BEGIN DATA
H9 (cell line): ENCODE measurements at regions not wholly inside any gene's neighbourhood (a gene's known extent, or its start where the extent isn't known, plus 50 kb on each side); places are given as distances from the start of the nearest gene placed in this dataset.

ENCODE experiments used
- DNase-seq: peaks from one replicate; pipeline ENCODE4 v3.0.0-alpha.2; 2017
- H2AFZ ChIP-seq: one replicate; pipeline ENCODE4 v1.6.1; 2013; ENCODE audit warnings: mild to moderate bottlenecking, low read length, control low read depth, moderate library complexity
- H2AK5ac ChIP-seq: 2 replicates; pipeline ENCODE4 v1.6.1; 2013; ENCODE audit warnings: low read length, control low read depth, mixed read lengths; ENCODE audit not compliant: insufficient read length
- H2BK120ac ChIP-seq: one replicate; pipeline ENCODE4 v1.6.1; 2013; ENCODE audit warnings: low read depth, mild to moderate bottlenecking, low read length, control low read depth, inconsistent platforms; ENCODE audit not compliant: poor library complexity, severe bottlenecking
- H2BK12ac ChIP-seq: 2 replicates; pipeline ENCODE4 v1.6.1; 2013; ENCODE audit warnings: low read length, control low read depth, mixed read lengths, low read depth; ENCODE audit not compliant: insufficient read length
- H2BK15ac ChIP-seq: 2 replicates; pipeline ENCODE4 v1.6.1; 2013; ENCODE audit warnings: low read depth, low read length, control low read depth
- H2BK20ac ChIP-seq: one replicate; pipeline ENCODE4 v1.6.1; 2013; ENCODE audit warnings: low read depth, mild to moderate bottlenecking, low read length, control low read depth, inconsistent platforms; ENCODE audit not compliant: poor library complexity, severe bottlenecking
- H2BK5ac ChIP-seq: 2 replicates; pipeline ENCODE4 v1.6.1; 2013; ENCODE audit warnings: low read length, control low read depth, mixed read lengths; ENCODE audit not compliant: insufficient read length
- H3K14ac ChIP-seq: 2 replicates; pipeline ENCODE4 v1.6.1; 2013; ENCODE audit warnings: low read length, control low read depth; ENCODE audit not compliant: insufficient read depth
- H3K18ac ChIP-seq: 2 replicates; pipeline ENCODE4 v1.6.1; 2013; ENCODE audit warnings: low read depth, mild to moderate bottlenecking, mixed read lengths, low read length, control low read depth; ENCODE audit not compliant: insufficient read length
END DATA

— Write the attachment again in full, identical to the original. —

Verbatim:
H9 (cell line): ENCODE measurements at regions not wholly inside any gene's neighbourhood (a gene's known extent, or its start where the extent isn't known, plus 50 kb on each side); places are given as distances from the start of the nearest gene placed in this dataset.

ENCODE experiments used
- DNase-seq: peaks from one replicate; pipeline ENCODE4 v3.0.0-alpha.2; 2017
- H2AFZ ChIP-seq: one replicate; pipeline ENCODE4 v1.6.1; 2013; ENCODE audit warnings: mild to moderate bottlenecking, low read length, control low read depth, moderate library complexity
- H2AK5ac ChIP-seq: 2 replicates; pipeline ENCODE4 v1.6.1; 2013; ENCODE audit warnings: low read length, control low read depth, mixed read lengths; ENCODE audit not compliant: insufficient read length
- H2BK120ac ChIP-seq: one replicate; pipeline ENCODE4 v1.6.1; 2013; ENCODE audit warnings: low read depth, mild to moderate bottlenecking, low read length, control low read depth, inconsistent platforms; ENCODE audit not compliant: poor library complexity, severe bottlenecking
- H2BK12ac ChIP-seq: 2 replicates; pipeline ENCODE4 v1.6.1; 2013; ENCODE audit warnings: low read length, control low read depth, mixed read lengths, low read depth; ENCODE audit not compliant: insufficient read length
- H2BK15ac ChIP-seq: 2 replicates; pipeline ENCODE4 v1.6.1; 2013; ENCODE audit warnings: low read depth, low read length, control low read depth
- H2BK20ac ChIP-seq: one replicate; pipeline ENCODE4 v1.6.1; 2013; ENCODE audit warnings: low read depth, mild to moderate bottlenecking, low read length, control low read depth, inconsistent platforms; ENCODE audit not compliant: poor library complexity, severe bottlenecking
- H2BK5ac ChIP-seq: 2 replicates; pipeline ENCODE4 v1.6.1; 2013; ENCODE audit warnings: low read length, control low read depth, mixed read lengths; ENCODE audit not compliant: insufficient read length
- H3K14ac ChIP-seq: 2 replicates; pipeline ENCODE4 v1.6.1; 2013; ENCODE audit warnings: low read length, control low read depth; ENCODE audit not compliant: insufficient read depth
- H3K18ac ChIP-seq: 2 replicates; pipeline ENCODE4 v1.6.1; 2013; ENCODE audit warnings: low read depth, mild to moderate bottlenecking, mixed read lengths, low read length, control low read depth; ENCODE audit not compliant: insufficient read length